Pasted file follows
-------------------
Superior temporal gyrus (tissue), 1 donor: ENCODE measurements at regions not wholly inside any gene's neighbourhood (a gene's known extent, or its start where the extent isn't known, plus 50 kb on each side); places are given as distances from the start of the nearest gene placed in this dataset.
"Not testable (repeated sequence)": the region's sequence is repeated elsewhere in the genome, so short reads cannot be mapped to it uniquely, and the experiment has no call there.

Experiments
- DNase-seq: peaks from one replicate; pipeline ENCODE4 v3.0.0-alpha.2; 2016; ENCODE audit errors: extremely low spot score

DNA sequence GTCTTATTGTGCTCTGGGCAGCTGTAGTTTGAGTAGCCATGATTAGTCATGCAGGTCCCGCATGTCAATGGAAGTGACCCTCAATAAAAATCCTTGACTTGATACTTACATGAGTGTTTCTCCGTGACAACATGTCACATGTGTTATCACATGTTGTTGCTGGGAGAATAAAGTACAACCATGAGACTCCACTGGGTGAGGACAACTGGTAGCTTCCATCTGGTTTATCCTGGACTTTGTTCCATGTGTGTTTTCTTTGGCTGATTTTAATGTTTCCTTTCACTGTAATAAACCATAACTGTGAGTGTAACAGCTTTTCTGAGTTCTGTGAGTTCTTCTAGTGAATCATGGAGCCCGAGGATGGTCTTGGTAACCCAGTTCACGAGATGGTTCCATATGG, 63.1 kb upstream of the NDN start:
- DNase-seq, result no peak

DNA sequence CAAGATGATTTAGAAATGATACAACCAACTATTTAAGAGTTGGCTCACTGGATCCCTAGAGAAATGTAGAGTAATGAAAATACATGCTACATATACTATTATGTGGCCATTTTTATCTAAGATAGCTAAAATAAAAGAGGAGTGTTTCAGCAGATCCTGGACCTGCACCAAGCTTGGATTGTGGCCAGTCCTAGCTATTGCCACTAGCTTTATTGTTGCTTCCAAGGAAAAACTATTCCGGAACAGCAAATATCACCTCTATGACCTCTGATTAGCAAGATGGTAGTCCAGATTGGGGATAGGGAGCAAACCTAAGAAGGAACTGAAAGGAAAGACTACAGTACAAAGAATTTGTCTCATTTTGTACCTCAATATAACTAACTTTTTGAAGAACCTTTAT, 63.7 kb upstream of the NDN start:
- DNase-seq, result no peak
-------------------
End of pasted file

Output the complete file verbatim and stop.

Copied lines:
Superior temporal gyrus (tissue), 1 donor: ENCODE measurements at regions not wholly inside any gene's neighbourhood (a gene's known extent, or its start where the extent isn't known, plus 50 kb on each side); places are given as distances from the start of the nearest gene placed in this dataset.
"Not testable (repeated sequence)": the region's sequence is repeated elsewhere in the genome, so short reads cannot be mapped to it uniquely, and the experiment has no call there.

Experiments
- DNase-seq: peaks from one replicate; pipeline ENCODE4 v3.0.0-alpha.2; 2016; ENCODE audit errors: extremely low spot score

DNA sequence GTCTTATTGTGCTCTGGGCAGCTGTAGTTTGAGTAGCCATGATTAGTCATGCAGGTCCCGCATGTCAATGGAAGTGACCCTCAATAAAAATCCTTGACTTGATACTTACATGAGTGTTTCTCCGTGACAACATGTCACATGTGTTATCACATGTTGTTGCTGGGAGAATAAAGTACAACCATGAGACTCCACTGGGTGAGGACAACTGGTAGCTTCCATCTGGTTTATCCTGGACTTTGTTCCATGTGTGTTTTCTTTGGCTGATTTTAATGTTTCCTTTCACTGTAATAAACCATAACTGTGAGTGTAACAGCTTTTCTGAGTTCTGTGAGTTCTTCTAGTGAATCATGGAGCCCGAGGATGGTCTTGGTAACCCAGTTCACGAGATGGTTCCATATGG, 63.1 kb upstream of the NDN start:
- DNase-seq, result no peak

DNA sequence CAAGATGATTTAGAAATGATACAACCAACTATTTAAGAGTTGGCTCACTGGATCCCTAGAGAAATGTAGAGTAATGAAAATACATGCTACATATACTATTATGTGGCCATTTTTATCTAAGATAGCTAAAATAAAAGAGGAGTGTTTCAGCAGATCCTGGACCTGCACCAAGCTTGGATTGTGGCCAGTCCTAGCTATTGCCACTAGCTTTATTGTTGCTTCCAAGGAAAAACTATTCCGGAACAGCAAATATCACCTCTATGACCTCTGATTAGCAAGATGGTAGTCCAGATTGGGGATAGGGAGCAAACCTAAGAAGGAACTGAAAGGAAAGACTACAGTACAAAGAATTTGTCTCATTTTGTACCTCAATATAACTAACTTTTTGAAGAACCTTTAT, 63.7 kb upstream of the NDN start:
- DNase-seq, result no peak